You have to go check this out --

"Image from NASA's Shuttle Radar Topography Mission"
http://photojournal.jpl.nasa.gov/catalog/PIA03364

This is the exact url for the best shot:

http://photojournal.jpl.nasa.gov/figures/PIA03364-fig1.jpg

But over 9 megs in size!! AMAZING SHOT

HERE"S a little slice of it that is northern belize and partway down the coast.. 87k

//AmbergrisCaye.com/art/BELIZE-incrediblespacepicCUT.jpg

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Original Caption Released with Image:

Panama, Costa Rica, Nicaragua, El Salvador, Honduras, Guatemala, Belize,
southern Mexico and parts of Cuba and Jamaica are all seen in this image
from NASA's Shuttle Radar Topography Mission. The dominant feature of the
northern part of Central America is the Sierra Madre Range, spreading east
from Mexico between the narrow Pacific coastal plain and the limestone
lowland of the Yucatan Peninsula. Parallel hill ranges sweep across
Honduras and extend south, past the Caribbean Mosquito Coast to lakes
Managua and Nicaragua. The Cordillera Central rises to the south, gradually
descending to Lake Gatun and the Isthmus of Panama. A highly active
volcanic belt runs along the Pacific seaboard from Mexico to Costa Rica.
High-quality satellite imagery of Central America has, until now, been
difficult to obtain due to persistent cloud cover in this region of the
world. The ability of SRTM to penetrate clouds and make three-dimensional
measurements has allowed the generation of the first complete
high-resolution topographic map of the entire region. This map was used to
generate the image.

Two visualization methods were combined to produce the image: shading and
color coding of topographic height. The shade image was derived by
computing topographic slope in the north-south direction. Color coding is
directly related to topographic height, with green at the lower elevations,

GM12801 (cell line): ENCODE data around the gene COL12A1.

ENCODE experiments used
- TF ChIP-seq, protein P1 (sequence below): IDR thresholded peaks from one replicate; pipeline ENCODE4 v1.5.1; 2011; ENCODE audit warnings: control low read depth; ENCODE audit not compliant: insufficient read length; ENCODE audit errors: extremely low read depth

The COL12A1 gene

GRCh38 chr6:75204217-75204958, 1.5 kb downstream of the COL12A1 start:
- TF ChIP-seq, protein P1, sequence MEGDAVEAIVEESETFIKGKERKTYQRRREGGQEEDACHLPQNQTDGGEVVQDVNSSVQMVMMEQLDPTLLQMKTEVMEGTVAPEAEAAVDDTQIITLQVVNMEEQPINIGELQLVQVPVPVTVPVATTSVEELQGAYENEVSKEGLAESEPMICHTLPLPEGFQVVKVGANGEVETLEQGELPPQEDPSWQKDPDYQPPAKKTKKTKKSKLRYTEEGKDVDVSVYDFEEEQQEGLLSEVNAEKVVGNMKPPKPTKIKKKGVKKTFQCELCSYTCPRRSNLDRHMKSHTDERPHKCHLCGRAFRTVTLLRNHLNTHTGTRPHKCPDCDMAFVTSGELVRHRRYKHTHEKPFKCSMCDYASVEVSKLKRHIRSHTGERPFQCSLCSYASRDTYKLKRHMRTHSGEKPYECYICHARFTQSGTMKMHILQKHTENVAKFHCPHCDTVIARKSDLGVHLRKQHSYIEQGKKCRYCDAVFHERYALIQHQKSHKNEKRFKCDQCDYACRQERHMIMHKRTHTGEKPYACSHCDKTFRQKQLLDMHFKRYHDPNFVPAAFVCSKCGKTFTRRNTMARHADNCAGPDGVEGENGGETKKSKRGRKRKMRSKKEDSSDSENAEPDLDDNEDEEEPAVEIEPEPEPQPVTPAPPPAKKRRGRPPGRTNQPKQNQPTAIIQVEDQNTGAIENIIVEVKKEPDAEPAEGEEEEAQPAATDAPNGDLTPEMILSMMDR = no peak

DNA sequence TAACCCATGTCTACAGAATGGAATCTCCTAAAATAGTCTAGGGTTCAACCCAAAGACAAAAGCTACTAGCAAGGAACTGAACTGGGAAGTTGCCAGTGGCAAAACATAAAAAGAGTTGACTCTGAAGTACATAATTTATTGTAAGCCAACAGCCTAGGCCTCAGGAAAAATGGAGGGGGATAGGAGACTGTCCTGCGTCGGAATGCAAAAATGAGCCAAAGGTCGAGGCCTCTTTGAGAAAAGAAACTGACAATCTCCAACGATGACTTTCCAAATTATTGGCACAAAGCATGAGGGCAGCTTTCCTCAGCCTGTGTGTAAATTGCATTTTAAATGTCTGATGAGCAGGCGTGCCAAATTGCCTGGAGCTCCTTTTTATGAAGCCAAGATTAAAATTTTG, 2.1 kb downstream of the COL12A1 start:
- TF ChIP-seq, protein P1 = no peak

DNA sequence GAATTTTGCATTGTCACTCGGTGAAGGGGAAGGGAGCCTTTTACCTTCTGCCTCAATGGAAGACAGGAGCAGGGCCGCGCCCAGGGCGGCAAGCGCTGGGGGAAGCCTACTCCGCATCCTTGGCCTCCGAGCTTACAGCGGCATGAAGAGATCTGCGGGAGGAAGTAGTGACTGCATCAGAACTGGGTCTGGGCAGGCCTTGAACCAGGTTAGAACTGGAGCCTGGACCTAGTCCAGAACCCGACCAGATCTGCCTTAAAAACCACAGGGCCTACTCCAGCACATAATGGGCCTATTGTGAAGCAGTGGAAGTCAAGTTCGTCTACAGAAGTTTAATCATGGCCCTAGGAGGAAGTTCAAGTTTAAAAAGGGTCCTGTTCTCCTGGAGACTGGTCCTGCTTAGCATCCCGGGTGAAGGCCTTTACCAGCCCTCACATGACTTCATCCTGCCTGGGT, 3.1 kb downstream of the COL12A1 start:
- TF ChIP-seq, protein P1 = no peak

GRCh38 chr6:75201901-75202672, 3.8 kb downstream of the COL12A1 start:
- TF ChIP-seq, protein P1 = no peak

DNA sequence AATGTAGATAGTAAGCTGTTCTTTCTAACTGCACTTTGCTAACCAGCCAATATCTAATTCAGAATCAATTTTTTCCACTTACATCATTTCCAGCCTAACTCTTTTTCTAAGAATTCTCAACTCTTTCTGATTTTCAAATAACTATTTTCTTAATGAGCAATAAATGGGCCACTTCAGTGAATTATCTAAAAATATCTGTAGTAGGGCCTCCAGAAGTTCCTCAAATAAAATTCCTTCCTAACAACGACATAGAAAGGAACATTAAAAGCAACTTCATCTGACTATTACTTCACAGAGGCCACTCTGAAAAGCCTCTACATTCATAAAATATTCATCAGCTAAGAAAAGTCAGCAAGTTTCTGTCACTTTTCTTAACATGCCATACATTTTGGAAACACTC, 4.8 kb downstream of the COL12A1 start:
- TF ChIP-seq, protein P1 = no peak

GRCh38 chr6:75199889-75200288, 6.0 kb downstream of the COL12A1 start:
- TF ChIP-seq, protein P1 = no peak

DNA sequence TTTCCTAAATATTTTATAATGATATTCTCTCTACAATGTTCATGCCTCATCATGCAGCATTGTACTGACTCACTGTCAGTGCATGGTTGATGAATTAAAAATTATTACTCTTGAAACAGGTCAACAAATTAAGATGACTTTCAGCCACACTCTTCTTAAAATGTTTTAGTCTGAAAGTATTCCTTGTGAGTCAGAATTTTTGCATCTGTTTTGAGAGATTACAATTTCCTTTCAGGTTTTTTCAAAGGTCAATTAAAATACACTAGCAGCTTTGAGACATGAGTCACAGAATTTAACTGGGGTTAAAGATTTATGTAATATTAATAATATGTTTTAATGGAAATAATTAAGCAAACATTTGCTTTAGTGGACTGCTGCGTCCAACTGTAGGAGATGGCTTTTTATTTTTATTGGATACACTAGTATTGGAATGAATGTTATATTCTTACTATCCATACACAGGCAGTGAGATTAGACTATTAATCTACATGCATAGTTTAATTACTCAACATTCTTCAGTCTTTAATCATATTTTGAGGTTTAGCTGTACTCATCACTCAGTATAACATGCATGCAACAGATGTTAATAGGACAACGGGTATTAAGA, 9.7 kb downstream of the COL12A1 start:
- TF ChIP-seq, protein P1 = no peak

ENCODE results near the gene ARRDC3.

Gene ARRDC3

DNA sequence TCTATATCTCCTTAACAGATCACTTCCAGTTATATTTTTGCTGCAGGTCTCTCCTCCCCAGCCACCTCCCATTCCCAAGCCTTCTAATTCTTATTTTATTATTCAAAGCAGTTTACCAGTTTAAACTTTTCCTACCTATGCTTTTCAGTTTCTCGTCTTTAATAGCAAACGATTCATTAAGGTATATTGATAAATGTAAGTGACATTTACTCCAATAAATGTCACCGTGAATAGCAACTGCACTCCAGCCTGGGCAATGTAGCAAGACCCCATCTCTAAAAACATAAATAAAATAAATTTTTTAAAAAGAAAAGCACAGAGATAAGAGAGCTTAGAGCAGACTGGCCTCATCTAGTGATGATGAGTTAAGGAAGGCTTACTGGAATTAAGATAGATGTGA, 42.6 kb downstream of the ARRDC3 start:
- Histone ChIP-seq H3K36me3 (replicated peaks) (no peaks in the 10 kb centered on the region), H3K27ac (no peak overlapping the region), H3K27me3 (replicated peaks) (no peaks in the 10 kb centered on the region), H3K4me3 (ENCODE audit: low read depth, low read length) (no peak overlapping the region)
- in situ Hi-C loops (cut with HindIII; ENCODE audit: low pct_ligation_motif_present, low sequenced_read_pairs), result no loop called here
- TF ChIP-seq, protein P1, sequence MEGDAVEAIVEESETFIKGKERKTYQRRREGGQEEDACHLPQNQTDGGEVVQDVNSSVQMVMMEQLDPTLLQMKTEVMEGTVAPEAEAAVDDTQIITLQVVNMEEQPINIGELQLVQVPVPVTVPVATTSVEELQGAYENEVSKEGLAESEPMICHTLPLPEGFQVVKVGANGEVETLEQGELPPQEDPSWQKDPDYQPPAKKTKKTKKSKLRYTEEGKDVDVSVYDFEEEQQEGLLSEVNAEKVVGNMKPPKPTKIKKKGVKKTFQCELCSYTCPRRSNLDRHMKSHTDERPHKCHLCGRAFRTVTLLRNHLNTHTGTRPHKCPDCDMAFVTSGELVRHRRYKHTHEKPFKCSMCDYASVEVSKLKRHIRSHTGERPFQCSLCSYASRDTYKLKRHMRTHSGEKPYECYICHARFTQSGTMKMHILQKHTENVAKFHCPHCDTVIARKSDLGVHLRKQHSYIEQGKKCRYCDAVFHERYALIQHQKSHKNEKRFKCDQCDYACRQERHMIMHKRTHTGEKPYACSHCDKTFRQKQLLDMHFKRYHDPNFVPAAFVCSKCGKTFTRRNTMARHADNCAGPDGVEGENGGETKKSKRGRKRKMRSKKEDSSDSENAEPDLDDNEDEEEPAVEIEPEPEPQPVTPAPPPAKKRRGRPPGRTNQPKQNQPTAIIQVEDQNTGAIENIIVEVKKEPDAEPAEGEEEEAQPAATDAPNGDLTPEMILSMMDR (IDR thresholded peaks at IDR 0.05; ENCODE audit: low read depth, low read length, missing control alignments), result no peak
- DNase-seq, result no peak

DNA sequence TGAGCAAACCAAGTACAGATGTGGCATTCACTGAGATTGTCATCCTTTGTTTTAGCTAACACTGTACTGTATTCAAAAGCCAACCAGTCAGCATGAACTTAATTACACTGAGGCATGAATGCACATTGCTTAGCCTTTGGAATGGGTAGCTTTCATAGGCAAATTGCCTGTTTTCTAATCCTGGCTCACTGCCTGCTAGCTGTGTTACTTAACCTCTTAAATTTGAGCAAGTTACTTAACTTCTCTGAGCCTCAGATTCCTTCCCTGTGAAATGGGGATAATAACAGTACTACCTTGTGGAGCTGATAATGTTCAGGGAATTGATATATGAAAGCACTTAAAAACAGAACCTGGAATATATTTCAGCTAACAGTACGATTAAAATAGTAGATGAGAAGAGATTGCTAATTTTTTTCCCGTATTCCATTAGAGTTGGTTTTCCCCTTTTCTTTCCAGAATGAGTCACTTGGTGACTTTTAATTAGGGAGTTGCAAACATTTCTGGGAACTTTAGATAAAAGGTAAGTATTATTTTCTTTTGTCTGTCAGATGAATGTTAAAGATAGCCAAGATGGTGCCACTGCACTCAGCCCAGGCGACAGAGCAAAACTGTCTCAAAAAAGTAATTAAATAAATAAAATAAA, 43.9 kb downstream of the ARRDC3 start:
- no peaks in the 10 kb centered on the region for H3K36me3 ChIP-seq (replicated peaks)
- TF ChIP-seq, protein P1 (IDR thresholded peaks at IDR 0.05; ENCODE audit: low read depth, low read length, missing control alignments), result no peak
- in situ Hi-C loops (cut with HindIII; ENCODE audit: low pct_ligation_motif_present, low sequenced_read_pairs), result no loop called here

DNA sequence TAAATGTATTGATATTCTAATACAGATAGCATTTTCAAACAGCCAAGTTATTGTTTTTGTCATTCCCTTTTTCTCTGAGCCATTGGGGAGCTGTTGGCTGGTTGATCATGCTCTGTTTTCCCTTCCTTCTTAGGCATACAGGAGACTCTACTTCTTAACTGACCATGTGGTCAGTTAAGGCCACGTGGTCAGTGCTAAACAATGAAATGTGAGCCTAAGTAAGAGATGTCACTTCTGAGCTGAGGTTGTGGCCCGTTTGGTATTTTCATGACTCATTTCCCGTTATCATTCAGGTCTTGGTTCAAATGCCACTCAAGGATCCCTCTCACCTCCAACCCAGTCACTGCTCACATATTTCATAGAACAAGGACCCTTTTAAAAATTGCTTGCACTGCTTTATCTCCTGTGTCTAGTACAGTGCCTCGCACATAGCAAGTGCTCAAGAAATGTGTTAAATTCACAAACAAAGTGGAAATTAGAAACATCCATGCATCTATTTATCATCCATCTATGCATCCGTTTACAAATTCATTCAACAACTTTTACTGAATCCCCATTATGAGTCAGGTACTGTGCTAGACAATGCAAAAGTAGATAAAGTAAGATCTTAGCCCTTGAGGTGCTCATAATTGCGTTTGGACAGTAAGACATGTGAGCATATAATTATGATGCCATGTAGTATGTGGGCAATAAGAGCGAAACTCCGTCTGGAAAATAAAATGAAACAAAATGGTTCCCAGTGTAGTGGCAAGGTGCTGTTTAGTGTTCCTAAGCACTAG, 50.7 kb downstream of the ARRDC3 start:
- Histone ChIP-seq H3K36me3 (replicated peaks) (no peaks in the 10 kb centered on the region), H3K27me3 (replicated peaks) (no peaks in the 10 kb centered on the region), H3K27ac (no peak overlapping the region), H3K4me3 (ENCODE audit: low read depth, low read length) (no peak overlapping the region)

rising through yellow, red, and magenta, to white at the highest elevations.

Elevation data used in this image were acquired by the Shuttle Radar
Topography Mission aboard the Space Shuttle Endeavour, launched on February
11, 2000. The mission used the same radar instrument that comprised the
Spaceborne Imaging Radar-C/X-Band Synthetic Aperture Radar that flew twice
on the Space Shuttle Endeavour in 1994. The Shuttle Radar Topography
Mission was designed to collect three-dimensional measurements of the
Earth's surface. To collect the 3-D data, engineers added a 60-meter
(200-foot)-long mast, installed additional C-band and X-band antennas, and
improved tracking and navigation devices. The mission is a cooperative
project between NASA, the National Imagery and Mapping Agency of the U.S.
Department of Defense, and the German and Italian space agencies. It is
managed by NASA's Jet Propulsion Laboratory, Pasadena, Calif., for NASA's
Earth Science Enterprise, Washington, D.C.

Size: 1720 by 1670 kilometers (1068 by 1036 miles)
Location: 14.5 degrees North latitude, 85.0 degrees West longitude
Orientation: North toward the top
Image Data: Shaded and colored SRTM elevation model
Date Acquired: February 2000